Sunday, June 24, 2012

Why “Tafferel”?


The name of a blog is very important.  It’s also hard to come up with. 

The name must be indicative of the philosophy of the organization and reflect the business at hand.  So we couldn’t go with “Tattler” because we’re not going to be tattling on anyone or spreading rumors.  “Tell-all” was scrapped because we don’t know all to be able to tell all.  After much deliberation, the word “tafferel” popped to mind.  Where had I heard it before?

Ah, yes!  It was in Henry David Thoreau’s Walden:  “Yet we should oftener look over the tafferel of our craft, like curious passengers, and not make the voyage like stupid sailors picking oakum.”   I had to look up a few words; for all I knew, tafferel meant map and oakum might have something to do with noses.

“Tafferel” isn’t spelled that way anymore; now it’s “taffrail”.  A taffrail is the rail around a vessel’s stern, the back part of the boat.  Evidently, Thoreau recommended that we should not only be concerned with where our craft is going, but also where it’s been.  What kind of wake is the vessel leaving? 

I don’t know how lexicographers in the 1850s spelled tafferel, but I think Thoreau was delighted to use this spelling because he wanted to direct attention to the original meaning of the word.  “Tafferel” comes from a Middle Dutch word, “tafereel”, which means panel or picture.  So, paraphrasing Thoreau, every so often we should review the picture of our lifestyle to check out what we did and how our passing affected it.

Well, if that were all of Thoreau’s statement that influenced me to name this publication, I could stop here.

Thoreau said there’s a certain group of folks who go through life “like stupid sailors picking oakum”.  Oakum is hemp fiber obtained by picking the strands out of old rope.  It was an automatic, mindless, yet all consuming chore of lint picking.  But the picking of oakum was a necessary endeavor.  When out of sight of land, the sailors picked oakum to caulk the seams of the ship to prevent its sinking.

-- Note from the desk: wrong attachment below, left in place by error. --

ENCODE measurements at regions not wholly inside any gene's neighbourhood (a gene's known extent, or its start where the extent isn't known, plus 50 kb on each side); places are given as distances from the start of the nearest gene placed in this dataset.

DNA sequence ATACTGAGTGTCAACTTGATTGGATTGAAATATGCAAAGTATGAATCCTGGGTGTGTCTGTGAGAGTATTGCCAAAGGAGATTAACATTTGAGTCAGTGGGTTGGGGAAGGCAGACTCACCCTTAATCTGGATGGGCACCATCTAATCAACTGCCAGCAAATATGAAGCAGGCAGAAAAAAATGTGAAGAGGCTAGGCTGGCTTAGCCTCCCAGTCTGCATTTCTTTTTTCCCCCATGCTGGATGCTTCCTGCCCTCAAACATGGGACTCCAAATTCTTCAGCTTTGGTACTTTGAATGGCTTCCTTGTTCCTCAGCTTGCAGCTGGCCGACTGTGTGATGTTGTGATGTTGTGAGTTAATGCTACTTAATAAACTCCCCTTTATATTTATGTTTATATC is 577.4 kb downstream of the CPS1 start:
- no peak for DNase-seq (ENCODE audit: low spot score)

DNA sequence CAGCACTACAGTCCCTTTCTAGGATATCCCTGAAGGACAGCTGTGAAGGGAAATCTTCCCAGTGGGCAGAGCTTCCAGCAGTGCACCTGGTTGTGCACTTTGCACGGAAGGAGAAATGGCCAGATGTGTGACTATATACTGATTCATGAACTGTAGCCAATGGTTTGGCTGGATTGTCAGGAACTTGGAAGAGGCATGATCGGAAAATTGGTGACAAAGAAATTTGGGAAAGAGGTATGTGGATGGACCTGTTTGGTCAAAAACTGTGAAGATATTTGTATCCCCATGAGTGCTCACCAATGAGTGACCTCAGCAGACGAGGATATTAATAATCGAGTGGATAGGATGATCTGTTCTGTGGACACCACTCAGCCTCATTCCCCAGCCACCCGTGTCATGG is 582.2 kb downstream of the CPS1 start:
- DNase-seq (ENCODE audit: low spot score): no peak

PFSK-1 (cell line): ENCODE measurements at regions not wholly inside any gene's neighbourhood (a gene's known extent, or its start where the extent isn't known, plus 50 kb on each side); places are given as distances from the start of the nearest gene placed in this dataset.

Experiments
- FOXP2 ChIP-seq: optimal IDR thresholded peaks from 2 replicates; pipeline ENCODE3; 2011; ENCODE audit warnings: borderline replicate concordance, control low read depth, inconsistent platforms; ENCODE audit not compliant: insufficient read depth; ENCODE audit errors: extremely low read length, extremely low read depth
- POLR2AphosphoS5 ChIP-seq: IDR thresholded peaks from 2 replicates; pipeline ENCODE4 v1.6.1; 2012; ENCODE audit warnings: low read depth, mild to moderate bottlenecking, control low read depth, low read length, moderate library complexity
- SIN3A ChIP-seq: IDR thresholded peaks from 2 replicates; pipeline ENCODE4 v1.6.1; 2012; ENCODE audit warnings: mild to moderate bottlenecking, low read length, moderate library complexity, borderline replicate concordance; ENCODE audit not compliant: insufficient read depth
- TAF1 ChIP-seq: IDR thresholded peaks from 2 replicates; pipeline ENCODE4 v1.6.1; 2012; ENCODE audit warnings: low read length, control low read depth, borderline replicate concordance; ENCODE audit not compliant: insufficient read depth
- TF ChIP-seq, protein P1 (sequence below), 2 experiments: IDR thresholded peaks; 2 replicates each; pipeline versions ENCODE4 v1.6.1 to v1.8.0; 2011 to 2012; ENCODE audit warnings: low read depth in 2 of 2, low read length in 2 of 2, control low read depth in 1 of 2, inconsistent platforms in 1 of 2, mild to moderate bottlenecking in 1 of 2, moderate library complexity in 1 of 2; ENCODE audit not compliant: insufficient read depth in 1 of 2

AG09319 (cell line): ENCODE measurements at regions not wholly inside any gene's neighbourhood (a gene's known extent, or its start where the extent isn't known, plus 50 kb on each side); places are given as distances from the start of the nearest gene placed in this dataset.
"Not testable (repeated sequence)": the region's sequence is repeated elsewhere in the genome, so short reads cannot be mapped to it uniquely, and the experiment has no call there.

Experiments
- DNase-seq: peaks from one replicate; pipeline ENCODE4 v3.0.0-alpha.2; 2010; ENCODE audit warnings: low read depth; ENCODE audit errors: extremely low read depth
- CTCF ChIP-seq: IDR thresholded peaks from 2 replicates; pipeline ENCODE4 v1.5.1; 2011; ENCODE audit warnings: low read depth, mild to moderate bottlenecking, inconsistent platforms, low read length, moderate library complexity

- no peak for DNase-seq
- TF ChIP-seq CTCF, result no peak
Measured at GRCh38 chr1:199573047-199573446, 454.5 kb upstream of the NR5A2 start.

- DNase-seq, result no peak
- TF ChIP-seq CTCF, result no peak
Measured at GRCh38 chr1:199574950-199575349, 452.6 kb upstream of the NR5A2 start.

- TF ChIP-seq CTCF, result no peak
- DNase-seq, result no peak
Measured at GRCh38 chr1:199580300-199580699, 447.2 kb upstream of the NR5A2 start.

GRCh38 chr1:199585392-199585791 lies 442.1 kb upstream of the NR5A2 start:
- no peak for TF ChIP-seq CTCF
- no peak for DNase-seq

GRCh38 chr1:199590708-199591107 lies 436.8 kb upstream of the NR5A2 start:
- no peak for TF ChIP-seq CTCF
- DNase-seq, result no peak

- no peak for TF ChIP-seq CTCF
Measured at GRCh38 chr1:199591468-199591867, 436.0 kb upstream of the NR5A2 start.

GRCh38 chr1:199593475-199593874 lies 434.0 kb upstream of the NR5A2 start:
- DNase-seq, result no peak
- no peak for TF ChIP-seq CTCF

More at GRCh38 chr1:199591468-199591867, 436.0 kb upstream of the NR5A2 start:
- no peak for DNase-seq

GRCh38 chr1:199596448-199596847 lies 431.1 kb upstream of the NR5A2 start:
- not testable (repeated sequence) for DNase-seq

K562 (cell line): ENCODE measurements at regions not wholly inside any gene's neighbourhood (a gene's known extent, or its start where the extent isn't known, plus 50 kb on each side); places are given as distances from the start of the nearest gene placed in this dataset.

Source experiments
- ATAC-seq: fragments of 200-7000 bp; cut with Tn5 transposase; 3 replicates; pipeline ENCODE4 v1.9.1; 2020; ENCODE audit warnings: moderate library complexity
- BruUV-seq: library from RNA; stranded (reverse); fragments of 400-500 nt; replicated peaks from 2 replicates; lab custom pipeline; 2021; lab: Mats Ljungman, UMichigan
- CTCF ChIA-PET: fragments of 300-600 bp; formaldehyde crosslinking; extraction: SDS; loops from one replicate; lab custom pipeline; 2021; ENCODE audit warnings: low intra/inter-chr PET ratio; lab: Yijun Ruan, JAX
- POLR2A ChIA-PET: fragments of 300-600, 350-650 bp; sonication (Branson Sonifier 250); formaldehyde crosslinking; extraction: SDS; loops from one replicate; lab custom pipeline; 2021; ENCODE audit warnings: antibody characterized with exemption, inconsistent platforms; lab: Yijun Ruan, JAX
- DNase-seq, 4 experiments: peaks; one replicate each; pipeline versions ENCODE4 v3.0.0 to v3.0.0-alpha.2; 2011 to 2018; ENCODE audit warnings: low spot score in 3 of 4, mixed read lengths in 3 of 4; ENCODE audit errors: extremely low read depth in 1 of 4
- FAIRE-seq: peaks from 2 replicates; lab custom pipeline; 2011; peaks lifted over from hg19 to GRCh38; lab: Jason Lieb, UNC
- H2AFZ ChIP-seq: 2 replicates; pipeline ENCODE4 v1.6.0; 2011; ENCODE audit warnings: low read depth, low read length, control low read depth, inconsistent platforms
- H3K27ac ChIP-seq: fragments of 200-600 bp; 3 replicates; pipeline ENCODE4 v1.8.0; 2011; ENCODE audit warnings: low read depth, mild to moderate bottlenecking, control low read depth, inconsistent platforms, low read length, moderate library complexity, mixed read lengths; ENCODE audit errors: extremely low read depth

Needle workers often get lost in their projects.  We pick and stitch and drift on the sea of our imaginings, hardly seeing the task at our fingertips, focused -- and yet not!   And many a needlework project has bound the family together and kept it going.  Though I perform a lot of chores around here to keep me going, I’m getting up now and again to look around me, like a “curious passenger”, to see where I’m headed and where I’ve been and where I am now.   That’s what the blog is all about, Charlie Brown. 

It’s a tafferel.

4 comments:

  1. Very nice explanation of Tafferel. Did you know I couldn't find it in Dictionary.com? Perhaps I did not search hard enough, but it certaintly did not 'pop-up' like most words do.
    Anyhoo... I consider myself a bit more educated from this read. Tyvm for sharing.
    The Mallenator

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    1. Tafferel is a valid word, though archaic. Google it and you'll find a very nice explanation/definition in various places such as Wickipedia. Happy googling!

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  2. 'Tafereel' in Dutch is a scene...like a tableau you might see on-stage or perhaps depicting an historical painting such as 'The Night Watch'.

    Beautiful writing. You've always had such a lovely way with words.

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  3. Karlin, Now why did I know that your blog would not only be fun, but educational, as well? It makes one pause and reflect.
    I especially liked this line: "Evidently, Thoreau recommended that we should not only be concerned with where our craft is going, but also where it’s been."
    Thoreau's primary meaning gives pause for thought, but more importantly in connection with your 'craft', your words gave me pause for thought. No not about your boat, but the journey of your chosen passion: fine yarn, sharing the 'craft' of it and the gentle guidence of using the best to achieve the best.
    Your 'yarns' have always achieved both meanings for me. Thanks for all that you have taught me about good thread!

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